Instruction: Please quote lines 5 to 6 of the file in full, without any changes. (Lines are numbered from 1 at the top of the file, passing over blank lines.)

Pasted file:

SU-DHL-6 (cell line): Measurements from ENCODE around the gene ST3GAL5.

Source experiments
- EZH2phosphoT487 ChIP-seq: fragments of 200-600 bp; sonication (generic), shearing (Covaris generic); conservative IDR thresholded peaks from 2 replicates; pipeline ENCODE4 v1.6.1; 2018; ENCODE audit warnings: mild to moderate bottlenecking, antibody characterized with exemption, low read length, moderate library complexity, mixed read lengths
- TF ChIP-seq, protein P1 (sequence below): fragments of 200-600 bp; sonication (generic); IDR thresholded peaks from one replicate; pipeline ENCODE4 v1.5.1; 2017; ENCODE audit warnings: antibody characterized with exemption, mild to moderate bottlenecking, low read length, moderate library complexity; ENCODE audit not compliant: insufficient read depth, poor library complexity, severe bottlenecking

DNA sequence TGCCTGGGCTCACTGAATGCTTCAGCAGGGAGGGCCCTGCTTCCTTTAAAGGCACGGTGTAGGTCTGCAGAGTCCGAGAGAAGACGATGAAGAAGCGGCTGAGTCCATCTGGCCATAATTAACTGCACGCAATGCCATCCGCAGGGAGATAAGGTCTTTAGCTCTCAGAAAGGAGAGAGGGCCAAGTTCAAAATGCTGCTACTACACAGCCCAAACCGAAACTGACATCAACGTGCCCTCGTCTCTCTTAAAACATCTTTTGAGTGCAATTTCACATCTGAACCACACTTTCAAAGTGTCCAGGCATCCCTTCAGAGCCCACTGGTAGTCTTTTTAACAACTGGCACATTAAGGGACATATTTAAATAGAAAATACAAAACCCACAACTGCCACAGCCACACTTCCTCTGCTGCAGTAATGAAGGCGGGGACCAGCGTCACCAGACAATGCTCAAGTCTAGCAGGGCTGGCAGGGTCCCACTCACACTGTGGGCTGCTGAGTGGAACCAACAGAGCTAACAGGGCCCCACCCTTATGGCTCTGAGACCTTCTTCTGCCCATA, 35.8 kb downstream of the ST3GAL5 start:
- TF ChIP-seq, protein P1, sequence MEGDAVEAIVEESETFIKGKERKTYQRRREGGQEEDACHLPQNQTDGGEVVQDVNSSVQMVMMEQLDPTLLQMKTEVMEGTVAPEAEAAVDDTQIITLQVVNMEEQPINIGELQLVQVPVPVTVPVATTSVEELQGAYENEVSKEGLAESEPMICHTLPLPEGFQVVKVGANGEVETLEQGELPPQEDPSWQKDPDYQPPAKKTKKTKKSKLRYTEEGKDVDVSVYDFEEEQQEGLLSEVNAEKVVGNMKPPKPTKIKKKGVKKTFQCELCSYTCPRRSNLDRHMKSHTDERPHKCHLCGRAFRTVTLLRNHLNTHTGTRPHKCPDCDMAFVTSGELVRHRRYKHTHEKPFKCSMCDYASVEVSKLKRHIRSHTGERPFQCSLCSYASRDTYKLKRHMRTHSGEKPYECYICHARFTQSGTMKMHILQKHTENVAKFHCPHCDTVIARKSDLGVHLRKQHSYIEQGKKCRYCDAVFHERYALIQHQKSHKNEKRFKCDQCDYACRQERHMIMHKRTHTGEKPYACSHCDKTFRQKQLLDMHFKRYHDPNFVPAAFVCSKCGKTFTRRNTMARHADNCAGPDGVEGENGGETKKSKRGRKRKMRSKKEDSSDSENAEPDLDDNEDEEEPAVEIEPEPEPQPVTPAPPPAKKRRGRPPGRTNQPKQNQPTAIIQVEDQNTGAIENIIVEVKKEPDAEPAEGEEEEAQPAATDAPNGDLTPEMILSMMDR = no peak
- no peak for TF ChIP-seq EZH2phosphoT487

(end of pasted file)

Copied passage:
DNA sequence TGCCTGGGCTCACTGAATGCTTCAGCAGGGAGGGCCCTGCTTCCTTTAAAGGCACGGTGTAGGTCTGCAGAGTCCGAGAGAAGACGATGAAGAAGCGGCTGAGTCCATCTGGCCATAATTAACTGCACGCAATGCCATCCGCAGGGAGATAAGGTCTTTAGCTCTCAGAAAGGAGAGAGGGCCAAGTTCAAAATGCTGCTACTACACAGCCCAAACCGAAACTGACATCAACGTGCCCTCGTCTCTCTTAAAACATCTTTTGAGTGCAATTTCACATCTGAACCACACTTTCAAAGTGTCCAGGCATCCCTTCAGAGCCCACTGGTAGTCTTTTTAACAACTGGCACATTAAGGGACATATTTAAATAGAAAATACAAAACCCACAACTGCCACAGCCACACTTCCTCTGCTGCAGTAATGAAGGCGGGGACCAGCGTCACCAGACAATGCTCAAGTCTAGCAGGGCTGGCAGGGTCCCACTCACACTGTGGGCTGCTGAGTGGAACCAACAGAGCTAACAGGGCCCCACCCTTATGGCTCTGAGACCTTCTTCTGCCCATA, 35.8 kb downstream of the ST3GAL5 start:
- TF ChIP-seq, protein P1, sequence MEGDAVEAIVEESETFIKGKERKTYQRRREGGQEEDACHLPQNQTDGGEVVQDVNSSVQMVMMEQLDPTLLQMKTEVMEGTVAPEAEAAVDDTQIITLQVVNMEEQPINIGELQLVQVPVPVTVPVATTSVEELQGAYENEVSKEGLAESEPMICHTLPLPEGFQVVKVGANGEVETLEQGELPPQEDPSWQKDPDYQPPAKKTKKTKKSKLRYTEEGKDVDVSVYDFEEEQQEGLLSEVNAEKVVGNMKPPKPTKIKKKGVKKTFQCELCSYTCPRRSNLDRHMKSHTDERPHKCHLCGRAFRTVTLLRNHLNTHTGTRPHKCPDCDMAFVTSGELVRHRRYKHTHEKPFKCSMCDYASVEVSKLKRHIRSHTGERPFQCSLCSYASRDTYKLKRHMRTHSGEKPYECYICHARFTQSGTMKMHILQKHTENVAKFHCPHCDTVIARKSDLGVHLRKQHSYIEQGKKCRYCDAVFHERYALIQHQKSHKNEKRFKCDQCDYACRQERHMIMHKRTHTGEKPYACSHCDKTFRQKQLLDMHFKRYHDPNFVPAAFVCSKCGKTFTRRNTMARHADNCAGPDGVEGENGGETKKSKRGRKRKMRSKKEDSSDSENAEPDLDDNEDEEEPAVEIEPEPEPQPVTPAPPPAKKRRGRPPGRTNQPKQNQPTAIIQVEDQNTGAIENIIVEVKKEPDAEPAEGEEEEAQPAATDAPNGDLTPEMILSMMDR = no peak